Two Top Industry Leaders Speak Out Judith Markowitz When Amy asked me to co-author the foreword to her new book on advances in speech recognition, I was honored. Amy's work has always been infused with c- ative intensity, so I knew the book would be as interesting for established speech professionals as for readers new to the speech-processing industry. The fact that I would be writing the foreward with Bill Scholz made the job even more enjoyable. Bill and I have known each other since he was at UNISYS directing projects that had a profound impact on speech-recognition tools and applications. Bill Scholz The opportunity to prepare this foreword with Judith provides me with a rare oppor- nity to collaborate with a seasoned speech professional to identify numerous signi- cant contributions to the field offered by the contributors whom Amy has recruited. Judith and I have had our eyes opened by the ideas and analyses offered by this collection of authors. Speech recognition no longer needs be relegated to the ca- gory of an experimental future technology; it is here today with sufficient capability to address the most challenging of tasks. And the point-click-type approach to GUI control is no longer sufficient, especially in the context of limitations of mode- day hand held devices. Instead, VUI and GUI are being integrated into unified multimodal solutions that are maturing into the fundamental paradigm for comput- human interaction in the future.
Mobile Environments.- "Life on-the-Go": The Role of Speech Technology in Mobile Applications.- "Striking a Healthy Balance": Speech Technology in the Mobile Ecosystem.- "Why Tap When You Can Talk?": Designing Multimodal Interfaces for Mobile Devices that Are Effective, Adaptive and Satisfying to the User.- "Your Word is my Command": Google Search by Voice: A Case Study.- "Well Adjusted": Using Robust and Flexible Speech Recognition Capabilities in Clean to Noisy Mobile Environments.- Call Centers.- "It's the Best of All Possible Worlds": Leveraging Multimodality to Improve Call Center Productivity.- "How am I Doing?": A New Framework to Effectively Measure the Performance of Automated Customer Care Contact Centers.- "Great Expectations": Making use of Callers' Experiences from Everyday Life to Design a Satisfying Speech-only Interface for the Call Center.- "For Heaven's Sake, Gimme a Live Person!" Designing Emotion-Detection Customer Care Voice Applications in Automated Call Centers.- "The Truth is Out There": Using Advanced Speech Analytics to Learn Why Customers Call Help-line Desks and How Effectively They Are Being Served by the Call Center Agent.- Clinics.- Dr. "Multi-Task": Using Speech to Build Up Electronic Medical Records While Caring for Patients.- "Hands Free": Adapting the Task-Technology-Fit Model and Smart Data to Validate End-User Acceptance of the Voice Activated Medical Tracking Application (VAMTA) in the United States Military.- "You're as Sick as You Sound": Using Computational Approaches for Modeling Speaker State to Gauge Illness and Recovery.- "Cry Baby": Using Spectrographic Analysis to Assess Neonatal Health Status from an Infant's Cry.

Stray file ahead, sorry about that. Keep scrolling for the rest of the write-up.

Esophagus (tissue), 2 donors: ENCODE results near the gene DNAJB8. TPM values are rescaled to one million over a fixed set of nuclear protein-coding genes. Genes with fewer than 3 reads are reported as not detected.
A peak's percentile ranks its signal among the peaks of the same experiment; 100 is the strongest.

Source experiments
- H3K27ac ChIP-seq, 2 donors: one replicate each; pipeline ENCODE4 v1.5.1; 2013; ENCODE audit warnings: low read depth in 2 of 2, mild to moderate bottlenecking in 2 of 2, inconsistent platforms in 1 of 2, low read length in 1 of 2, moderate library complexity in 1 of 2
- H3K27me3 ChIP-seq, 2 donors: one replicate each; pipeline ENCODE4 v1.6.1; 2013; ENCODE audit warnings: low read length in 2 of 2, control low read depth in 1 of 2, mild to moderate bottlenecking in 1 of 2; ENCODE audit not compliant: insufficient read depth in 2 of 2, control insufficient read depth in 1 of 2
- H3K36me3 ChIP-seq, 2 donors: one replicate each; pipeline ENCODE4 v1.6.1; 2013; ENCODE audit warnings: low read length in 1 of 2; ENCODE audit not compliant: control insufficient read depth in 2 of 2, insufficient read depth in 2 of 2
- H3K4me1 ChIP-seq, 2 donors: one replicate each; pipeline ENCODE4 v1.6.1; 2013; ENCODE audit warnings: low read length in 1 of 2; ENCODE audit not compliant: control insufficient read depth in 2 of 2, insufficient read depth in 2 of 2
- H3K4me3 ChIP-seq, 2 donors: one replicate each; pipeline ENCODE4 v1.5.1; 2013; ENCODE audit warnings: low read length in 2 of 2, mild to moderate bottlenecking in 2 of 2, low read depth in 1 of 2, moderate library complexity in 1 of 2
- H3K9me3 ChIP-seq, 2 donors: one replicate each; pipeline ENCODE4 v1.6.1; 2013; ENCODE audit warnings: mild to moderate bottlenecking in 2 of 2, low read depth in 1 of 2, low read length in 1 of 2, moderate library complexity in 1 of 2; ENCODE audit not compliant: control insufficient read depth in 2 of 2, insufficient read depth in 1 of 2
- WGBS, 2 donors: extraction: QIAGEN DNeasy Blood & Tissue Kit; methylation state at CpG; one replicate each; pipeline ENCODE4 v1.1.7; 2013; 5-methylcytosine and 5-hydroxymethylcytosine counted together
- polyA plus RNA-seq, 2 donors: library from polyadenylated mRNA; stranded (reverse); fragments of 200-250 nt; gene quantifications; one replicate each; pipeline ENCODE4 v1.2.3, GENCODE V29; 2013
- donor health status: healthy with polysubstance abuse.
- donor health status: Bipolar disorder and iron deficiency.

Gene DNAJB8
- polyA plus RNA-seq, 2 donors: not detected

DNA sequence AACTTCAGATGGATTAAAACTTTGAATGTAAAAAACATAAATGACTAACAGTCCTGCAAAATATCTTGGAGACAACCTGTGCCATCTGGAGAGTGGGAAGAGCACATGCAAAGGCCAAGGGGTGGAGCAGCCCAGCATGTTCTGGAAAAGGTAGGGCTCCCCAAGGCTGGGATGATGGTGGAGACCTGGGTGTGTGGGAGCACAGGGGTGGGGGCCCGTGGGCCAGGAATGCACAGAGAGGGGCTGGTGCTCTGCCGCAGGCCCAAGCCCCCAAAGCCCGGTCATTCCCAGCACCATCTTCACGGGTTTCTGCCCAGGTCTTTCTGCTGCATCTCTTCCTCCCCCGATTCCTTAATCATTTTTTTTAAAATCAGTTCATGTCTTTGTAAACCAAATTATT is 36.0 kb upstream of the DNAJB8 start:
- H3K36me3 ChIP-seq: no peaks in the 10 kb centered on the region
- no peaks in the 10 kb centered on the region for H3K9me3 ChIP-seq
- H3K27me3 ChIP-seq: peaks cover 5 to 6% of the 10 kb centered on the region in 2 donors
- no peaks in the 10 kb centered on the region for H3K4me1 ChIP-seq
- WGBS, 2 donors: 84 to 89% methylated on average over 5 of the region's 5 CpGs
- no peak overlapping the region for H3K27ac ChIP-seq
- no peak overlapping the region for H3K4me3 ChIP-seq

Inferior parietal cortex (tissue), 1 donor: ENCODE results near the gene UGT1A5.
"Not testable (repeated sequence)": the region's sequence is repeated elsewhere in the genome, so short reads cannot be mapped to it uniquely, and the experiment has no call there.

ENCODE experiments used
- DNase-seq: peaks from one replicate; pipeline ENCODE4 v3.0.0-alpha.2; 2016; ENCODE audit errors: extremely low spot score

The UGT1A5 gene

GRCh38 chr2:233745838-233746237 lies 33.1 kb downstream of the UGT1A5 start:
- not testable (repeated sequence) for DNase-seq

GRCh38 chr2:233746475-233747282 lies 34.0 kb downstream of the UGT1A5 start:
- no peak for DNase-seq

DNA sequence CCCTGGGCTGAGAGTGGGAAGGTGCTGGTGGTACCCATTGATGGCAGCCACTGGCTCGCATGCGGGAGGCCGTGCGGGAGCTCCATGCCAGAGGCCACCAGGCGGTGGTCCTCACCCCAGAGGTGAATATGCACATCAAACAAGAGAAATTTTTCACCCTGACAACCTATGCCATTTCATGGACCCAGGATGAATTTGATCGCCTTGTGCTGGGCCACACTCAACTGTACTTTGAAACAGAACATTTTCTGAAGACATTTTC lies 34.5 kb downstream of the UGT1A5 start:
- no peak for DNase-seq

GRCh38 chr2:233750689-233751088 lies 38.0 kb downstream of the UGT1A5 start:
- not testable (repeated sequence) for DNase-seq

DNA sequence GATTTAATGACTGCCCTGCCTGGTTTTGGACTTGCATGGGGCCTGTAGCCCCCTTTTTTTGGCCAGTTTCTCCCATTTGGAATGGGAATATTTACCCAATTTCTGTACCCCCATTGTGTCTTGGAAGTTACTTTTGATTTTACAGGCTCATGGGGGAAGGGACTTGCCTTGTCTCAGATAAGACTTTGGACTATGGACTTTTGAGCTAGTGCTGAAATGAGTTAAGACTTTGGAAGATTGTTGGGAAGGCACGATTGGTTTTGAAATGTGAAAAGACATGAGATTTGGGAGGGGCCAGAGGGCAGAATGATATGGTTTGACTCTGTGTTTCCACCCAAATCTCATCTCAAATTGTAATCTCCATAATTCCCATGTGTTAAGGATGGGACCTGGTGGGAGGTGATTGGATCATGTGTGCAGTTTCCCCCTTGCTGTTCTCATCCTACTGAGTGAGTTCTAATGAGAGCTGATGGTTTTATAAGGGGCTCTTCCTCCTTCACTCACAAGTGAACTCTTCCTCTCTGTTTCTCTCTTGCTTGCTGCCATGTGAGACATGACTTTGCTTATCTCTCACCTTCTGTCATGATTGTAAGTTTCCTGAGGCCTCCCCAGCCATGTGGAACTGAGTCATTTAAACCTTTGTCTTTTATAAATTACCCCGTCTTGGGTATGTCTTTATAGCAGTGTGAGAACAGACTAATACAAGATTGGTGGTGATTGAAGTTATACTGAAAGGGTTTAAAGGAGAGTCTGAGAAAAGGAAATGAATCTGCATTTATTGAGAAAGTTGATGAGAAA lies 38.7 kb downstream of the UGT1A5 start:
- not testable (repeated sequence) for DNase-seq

From the reviews:
"Amy Neustein brings together a collection of intriguing studies of the development and use of speech recognition (SR) technology in different workplaces. ... Advances in Speech Recognition is more readable than many other collections about SR technology. ... each essay contains a clear introduction and conclusion that can be tied to research in social science. Anthropologists can use the book to teach themselves and their students about the world of SR technology research and the variety of SR technology researchers." (Jessica Zimmer, Anthropology of Work Review, Vol. 34 (1), 2013)
Examines new and advanced deployments of speech in healthcare, call centers and mobile settings;
Addresses technical aspects of voice technology within the framework of societal needs;
Provides a broad examination of speech technology from various vantage points, including the needs of the user, the constraints of the developer and the visions of the speech architects.